Adelaide is the capital city of the state of South Australia, and the fifth-most populous city of Australia. In June 2017, Adelaide had an estimated resident population of 1,333,927. Adelaide is home to more than 75 percent of the South Australian population, making it the most centralised population of any state in Australia.
Chalmers received his undergraduate degree in pure mathematics from the University of Adelaide in Australiaand continued his studies at the University of Oxford, where he was a Rhodes Scholar. Chalmers received his PhD in philosophy and cognitive science from Indiana University Bloomington under Douglas Hofstadter, writing a doctoral thesis titled, "Toward a theory of consciousness." He was a postdoctoral fellow in the Philosophy-Neuroscience-Psychology program directed by Andy Clark at Washington University in St. Louis from 1993 to 1995.
The University of Adelaide is a public university located in Adelaide, South Australia. Established in 1874, it is the third-oldest university in Australia. The university's main campus is located on North Terrace in the Adelaide city centre, adjacent to the Art Gallery of South Australia, the South Australian Museum and the State Library of South Australia.
The University of Oxford is a collegiate research university in Oxford, England. There is evidence of teaching as early as 1096, making it the oldest university in the English-speaking world and the world's second-oldest university in continuous operation. It grew rapidly from 1167 when Henry II banned English students from attending the University of Paris. After disputes between students and Oxford townsfolk in 1209, some academics fled north-east to Cambridge where they established what became the University of Cambridge. The two 'ancient universities' are frequently jointly called 'Oxbridge'. The history and influence of the University of Oxford has made it one of the most prestigious universities in the world.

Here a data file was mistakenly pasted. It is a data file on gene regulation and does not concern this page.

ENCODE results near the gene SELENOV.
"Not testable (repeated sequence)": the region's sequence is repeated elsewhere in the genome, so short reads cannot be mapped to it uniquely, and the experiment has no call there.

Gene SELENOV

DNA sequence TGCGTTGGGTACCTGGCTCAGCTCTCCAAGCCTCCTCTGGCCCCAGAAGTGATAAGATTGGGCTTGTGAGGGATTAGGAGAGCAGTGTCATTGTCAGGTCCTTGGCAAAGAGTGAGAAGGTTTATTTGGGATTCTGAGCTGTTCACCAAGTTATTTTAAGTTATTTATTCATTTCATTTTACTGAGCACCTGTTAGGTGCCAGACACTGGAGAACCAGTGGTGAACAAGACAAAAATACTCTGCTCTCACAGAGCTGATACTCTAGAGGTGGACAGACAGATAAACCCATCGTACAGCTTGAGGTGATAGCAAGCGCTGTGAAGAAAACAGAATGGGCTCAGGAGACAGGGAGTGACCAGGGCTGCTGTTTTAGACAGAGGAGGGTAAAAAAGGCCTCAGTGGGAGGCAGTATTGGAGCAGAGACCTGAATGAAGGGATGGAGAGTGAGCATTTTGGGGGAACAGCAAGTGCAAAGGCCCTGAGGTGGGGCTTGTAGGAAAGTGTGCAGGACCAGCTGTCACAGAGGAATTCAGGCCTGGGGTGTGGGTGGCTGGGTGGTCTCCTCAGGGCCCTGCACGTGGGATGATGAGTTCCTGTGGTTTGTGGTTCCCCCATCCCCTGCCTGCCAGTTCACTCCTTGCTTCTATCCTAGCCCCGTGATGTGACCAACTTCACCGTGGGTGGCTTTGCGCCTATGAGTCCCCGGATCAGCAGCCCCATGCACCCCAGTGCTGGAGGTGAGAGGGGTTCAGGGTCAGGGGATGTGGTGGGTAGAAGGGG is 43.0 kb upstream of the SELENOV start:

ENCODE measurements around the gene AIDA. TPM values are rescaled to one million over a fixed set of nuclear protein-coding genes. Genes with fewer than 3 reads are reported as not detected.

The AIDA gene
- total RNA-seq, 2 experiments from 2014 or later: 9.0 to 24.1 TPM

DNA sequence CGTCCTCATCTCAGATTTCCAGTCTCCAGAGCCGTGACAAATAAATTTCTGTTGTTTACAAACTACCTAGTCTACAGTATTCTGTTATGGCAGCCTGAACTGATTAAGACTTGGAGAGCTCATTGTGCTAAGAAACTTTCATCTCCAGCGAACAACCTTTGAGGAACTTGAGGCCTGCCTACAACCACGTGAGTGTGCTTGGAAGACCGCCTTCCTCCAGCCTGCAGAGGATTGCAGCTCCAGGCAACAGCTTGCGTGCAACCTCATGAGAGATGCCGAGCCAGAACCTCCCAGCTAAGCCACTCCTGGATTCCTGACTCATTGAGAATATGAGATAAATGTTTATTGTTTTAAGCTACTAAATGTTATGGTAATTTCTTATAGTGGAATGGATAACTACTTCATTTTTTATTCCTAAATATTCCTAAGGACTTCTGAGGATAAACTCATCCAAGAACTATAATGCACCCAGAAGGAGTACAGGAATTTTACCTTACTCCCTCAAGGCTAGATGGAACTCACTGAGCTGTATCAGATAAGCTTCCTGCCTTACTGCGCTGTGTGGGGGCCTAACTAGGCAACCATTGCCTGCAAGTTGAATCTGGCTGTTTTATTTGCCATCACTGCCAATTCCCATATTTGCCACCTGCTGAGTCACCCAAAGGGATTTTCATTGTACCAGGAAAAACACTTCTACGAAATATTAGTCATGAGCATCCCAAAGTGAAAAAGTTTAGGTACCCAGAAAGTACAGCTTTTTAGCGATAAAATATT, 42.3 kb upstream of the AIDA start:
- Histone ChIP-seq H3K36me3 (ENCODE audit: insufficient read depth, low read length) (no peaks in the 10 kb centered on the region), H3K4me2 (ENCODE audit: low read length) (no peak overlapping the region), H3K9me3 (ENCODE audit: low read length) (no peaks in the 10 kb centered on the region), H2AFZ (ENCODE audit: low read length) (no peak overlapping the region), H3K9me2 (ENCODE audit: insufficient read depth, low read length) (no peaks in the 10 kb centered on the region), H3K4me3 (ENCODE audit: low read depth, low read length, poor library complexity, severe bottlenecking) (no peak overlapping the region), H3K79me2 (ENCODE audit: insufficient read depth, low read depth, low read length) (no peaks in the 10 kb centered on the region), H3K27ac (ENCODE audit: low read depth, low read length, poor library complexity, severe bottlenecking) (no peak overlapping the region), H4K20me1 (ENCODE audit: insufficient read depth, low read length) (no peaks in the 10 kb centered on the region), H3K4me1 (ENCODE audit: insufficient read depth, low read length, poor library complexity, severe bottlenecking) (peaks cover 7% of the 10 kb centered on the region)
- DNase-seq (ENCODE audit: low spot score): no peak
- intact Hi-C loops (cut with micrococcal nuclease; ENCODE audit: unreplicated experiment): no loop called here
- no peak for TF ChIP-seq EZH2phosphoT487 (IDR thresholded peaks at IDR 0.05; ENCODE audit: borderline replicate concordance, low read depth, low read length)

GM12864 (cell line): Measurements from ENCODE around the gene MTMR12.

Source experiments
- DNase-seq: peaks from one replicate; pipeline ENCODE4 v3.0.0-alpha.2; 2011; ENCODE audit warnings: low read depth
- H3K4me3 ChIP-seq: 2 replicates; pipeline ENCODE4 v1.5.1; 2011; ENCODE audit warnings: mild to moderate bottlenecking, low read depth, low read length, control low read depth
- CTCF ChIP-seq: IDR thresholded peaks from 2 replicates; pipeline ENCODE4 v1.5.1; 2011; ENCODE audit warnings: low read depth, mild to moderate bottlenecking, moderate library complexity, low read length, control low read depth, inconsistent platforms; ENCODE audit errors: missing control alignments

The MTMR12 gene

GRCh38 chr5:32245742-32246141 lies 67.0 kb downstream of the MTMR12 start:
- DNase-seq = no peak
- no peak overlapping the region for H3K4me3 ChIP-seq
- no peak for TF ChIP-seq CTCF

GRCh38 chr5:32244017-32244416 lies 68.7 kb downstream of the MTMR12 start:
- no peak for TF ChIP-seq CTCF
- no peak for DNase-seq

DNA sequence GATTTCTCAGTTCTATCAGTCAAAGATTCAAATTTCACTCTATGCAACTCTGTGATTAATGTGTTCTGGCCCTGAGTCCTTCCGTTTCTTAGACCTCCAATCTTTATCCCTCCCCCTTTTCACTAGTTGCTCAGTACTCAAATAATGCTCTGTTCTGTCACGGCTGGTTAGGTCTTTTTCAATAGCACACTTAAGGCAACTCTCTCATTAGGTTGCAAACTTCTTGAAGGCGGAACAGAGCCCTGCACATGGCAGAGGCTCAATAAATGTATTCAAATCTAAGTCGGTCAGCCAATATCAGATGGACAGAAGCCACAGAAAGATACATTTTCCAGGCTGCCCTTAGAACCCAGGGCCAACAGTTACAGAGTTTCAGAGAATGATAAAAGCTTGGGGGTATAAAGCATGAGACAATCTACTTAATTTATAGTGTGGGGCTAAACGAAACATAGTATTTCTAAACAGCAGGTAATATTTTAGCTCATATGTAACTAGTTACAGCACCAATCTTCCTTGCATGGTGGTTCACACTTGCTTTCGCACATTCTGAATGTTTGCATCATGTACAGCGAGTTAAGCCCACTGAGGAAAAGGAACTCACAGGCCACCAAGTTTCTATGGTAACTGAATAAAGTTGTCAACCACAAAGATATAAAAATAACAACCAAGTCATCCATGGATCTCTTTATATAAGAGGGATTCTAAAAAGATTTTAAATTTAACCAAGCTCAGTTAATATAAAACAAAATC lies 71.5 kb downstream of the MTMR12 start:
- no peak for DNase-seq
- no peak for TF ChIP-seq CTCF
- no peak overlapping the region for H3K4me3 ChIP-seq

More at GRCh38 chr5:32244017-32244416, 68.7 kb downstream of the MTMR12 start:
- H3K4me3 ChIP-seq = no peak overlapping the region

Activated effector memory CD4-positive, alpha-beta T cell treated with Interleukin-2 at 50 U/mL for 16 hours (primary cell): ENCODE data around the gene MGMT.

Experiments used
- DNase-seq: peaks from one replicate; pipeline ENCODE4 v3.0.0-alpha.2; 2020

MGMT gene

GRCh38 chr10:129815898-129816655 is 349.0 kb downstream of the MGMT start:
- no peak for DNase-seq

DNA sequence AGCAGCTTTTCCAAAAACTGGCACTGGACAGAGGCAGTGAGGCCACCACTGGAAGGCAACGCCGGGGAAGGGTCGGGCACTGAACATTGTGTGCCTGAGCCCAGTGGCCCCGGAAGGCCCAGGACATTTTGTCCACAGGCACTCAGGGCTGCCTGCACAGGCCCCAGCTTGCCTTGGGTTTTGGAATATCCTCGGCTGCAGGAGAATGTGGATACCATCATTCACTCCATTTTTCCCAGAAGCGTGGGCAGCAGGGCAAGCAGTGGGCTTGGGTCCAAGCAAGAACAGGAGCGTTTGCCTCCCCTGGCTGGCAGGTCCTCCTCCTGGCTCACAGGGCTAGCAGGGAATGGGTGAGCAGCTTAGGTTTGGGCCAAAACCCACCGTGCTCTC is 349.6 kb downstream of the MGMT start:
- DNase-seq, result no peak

The Rhodes Scholarship is an international postgraduate award for students to study at the University of Oxford. It was established in 1902, making it the first large-scale programme of international scholarship. The Rhodes Scholarship was founded by English businessman and politician Cecil John Rhodes, to promote unity between English speaking nations and instill a sense of civic-minded leadership and moral fortitude in future leaders irrespective of their chosen career paths. Although initially restricted to male applicants from countries which are today within the Commonwealth, as well as Germany and the United States, today the Scholarship is open to applicants from all backgrounds and from across the globe. Since its creation, controversy has surrounded both its former exclusion of women, and Rhodes' Anglo-supremacist beliefs and legacy of colonialism.